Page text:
Workshop to study new law for persons with disabilities held
Asia-Pacific, May 19 2017
BENGALURU: A workshop held to study the new law for persons with disabilities has urged organisations working among these people to form a network for better impact.
Thw workshop held on May 16, stressed the need to understand better the Rights of the Persons with Disabilities Act, 2016, and help the government to finalize the rules that make the law operational.
About 40 persons from various non-governmental organisations attended the workshop, which was the first one conducted in Bengaluru to understand the new Act that the Indian government promulgated on December 27, 2016. The new Act replaces the Persons with Disabilities Act of 1995.
The workshop was held at the residence of the Bangalore Catholic archbishop, who also addressed the gathering. “It is the duty of the Church to respond to the needs of differently abled persons, following the example of Jesus and Pope Francis,” said Archbishop Bernard Moras of Bangalore Archdiocese opening the workshop.
Father George Kannanthanam, who coordinated the workshop, noted that the new act makes India on par with the provisions of the United Nations Convention on Persons with Disabilities of 2006. The Claretian priest is the secretary of the commission for the differently abled in the archdiocese.
The archdiocese set up the commission two years ago to reach out to the differently abled in the archdiocese and to coordinate various projects for them.
The workshop urged that various organisations could network together for this purpose by registering with DNA – Disability Network Alliance.
Dr Jose Manikkathan and Dr Jayanth Kumar of AIFO, the resource persons, presented the basic principles on which the United Nations convention is built upon: Inclusion, Participation, Respect, Equality and Accessibility. The whole concept is one of rights and not of charity or pity, which used to be the earlier approach.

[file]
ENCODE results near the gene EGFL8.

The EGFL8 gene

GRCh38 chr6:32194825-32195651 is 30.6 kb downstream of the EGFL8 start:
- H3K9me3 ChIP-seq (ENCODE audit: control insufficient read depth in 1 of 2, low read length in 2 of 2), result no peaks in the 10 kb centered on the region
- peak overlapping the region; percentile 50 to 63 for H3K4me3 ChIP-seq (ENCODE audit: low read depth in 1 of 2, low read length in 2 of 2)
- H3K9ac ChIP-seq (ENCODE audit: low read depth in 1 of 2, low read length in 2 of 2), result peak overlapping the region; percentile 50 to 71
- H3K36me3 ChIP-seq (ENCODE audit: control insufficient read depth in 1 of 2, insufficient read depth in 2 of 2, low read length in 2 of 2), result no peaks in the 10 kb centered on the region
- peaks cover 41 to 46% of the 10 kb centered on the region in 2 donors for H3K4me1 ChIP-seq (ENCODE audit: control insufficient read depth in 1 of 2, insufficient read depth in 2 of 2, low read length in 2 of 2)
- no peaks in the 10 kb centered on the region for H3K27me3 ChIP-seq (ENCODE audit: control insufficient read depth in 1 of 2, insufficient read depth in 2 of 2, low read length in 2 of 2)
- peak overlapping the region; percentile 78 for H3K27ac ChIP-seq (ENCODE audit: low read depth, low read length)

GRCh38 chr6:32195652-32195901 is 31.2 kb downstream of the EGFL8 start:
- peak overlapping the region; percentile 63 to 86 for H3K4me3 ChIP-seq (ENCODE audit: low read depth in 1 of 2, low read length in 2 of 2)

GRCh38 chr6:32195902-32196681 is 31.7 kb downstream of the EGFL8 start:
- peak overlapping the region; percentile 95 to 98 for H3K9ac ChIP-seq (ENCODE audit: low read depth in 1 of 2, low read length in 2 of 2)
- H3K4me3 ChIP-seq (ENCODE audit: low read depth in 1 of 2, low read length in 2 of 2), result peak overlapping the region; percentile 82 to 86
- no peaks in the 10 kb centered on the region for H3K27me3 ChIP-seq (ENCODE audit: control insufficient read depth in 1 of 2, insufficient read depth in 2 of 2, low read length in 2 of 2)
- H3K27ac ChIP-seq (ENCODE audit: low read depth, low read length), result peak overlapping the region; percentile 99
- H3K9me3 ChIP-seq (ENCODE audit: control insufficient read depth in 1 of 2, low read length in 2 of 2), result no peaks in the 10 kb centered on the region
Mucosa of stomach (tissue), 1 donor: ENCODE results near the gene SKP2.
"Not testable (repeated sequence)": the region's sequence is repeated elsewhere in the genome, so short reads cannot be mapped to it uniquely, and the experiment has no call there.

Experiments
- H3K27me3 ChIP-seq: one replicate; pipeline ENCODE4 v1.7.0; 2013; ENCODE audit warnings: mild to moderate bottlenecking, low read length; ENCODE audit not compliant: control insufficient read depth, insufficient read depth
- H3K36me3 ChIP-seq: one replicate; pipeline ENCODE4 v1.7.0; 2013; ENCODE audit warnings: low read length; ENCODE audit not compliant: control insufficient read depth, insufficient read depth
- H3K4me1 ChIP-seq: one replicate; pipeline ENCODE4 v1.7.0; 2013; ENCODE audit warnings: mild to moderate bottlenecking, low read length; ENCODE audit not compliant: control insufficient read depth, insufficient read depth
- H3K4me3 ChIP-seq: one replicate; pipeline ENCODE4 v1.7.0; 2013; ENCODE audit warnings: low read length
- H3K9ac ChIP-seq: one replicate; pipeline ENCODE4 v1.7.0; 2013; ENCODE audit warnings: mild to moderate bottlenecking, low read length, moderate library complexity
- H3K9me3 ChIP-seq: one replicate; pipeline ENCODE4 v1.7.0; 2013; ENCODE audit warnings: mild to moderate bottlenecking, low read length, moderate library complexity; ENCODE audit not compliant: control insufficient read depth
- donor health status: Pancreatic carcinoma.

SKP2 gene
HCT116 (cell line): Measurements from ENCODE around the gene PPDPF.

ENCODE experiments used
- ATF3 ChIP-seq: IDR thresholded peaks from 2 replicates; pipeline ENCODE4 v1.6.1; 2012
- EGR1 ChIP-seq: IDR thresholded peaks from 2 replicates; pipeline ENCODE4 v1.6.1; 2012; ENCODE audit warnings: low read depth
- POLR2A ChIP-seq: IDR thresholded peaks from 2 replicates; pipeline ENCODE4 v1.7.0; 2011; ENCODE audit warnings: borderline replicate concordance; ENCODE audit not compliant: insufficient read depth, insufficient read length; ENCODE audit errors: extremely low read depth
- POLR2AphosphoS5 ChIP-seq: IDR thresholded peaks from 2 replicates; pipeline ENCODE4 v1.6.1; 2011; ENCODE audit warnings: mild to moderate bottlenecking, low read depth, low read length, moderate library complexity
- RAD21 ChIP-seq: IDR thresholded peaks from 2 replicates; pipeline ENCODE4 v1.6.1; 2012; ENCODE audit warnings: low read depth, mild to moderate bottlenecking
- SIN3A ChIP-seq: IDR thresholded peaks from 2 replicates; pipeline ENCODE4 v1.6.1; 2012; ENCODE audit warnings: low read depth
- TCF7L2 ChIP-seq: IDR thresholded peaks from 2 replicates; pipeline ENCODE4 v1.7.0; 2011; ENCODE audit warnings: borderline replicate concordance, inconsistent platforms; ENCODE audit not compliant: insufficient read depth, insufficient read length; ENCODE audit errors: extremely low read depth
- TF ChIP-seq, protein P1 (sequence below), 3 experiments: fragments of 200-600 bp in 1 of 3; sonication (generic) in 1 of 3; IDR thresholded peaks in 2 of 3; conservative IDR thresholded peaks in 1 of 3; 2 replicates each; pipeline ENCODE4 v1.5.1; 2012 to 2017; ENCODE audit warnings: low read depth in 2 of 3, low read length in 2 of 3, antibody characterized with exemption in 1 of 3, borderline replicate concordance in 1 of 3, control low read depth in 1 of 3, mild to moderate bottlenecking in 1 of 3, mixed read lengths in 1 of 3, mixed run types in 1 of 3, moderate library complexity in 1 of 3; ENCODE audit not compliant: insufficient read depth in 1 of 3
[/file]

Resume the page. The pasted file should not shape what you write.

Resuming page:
The Act has fixed the benchmark for consideration for disability at 40 percent to avail any government facility or provisions. One of the major advantages of the Act is to have made the disability certificate from any place valid across the country, a major concern for the persons with disabilities.
The Act has expanded the scope of the definition of disability to cover 21 different human conditions, whereas there were only seven in the old Act. This would enable more people and more affected groups to get the provisions of the Act.
The workshop presented the major provisions of the new Act as:
• Reservation in job and promotion has been raised from 3 percent to 4 percent
• Five percent reservation in higher education
• Five years age relaxations in admission
• Five percent reservation in poverty eradication and development programs and land distributions
• For effective implementation of the Act, National advisory board (10 persons with disabilities), State advisory board (10 persons with disabilities), District level committees and Advisory committees for commissioners have been instituted
• Redressal mechanism would consist of chief commissioner and two deputy chief commissioners, one of whom should be a persons with disability at the national level and Commissioner at the state level with an assistant commissioner. Setting up Special court at the district level is also envisaged in the Act
• Any violation of the provisions of the Act, would be subject to two years of imprisonment or fine of 100,000 rupees or both. This includes also humiliation of persons with disabilities in public and fraud by non-disabled to access their entitlements
• Each state government has to frame the rules for the implementation of the Act in the respective States in the coming months.
AIFO is the abbreviation of “Amici Di Raoul Follereau” or friends of Raoul Follereau, who died in 1977, aged 74. He was instrumental in making known the conditions of persons with leprosy in this world. Inspired by his work, people in Italy came together to support persons with leprosy and other marginalized.
AIFO’s office at Bologna, Italy, serves as the coordinates more than 50 projects. The organisation is recognised as an official collaborating partner of the WHO. It is recognised by the European Union and by the Italian Foreign Ministry for Projects of Development Co-operation.